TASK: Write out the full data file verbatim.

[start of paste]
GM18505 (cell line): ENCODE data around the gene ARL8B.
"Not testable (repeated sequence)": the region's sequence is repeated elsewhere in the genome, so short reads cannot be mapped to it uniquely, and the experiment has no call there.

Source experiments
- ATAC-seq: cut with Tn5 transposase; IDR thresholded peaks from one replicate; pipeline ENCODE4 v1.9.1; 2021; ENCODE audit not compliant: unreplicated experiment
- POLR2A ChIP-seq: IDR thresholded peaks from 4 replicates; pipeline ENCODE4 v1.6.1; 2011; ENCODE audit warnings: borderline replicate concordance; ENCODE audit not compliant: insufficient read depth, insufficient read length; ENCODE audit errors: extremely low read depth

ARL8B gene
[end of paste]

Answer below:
GM18505 (cell line): ENCODE data around the gene ARL8B.
"Not testable (repeated sequence)": the region's sequence is repeated elsewhere in the genome, so short reads cannot be mapped to it uniquely, and the experiment has no call there.

Source experiments
- ATAC-seq: cut with Tn5 transposase; IDR thresholded peaks from one replicate; pipeline ENCODE4 v1.9.1; 2021; ENCODE audit not compliant: unreplicated experiment
- POLR2A ChIP-seq: IDR thresholded peaks from 4 replicates; pipeline ENCODE4 v1.6.1; 2011; ENCODE audit warnings: borderline replicate concordance; ENCODE audit not compliant: insufficient read depth, insufficient read length; ENCODE audit errors: extremely low read depth

ARL8B gene